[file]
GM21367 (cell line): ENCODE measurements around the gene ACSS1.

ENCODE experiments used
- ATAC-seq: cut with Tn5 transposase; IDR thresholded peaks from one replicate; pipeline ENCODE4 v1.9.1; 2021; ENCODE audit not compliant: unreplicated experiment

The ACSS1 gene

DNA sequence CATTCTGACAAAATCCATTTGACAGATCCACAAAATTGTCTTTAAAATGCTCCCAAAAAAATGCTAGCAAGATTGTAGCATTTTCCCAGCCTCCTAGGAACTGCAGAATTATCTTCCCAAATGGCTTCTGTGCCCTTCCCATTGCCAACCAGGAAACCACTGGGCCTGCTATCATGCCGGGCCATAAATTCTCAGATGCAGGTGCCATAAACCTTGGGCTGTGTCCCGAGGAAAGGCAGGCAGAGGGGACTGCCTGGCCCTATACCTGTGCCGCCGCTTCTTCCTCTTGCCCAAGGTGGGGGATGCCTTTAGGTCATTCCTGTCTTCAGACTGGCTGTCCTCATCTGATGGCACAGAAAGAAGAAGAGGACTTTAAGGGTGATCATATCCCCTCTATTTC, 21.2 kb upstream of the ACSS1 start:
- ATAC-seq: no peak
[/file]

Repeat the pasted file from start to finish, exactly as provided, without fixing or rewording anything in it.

GM21367 (cell line): ENCODE measurements around the gene ACSS1.

ENCODE experiments used
- ATAC-seq: cut with Tn5 transposase; IDR thresholded peaks from one replicate; pipeline ENCODE4 v1.9.1; 2021; ENCODE audit not compliant: unreplicated experiment

The ACSS1 gene

DNA sequence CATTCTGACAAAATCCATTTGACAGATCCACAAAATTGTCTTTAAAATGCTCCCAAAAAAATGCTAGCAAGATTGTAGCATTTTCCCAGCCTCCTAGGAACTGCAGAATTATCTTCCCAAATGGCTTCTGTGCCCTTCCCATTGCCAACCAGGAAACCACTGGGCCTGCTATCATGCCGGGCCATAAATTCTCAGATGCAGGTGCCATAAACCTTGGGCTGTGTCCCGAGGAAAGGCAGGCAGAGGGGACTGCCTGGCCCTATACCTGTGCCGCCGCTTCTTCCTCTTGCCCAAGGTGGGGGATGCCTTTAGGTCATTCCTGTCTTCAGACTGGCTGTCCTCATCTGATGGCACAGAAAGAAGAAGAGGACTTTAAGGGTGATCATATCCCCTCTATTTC, 21.2 kb upstream of the ACSS1 start:
- ATAC-seq: no peak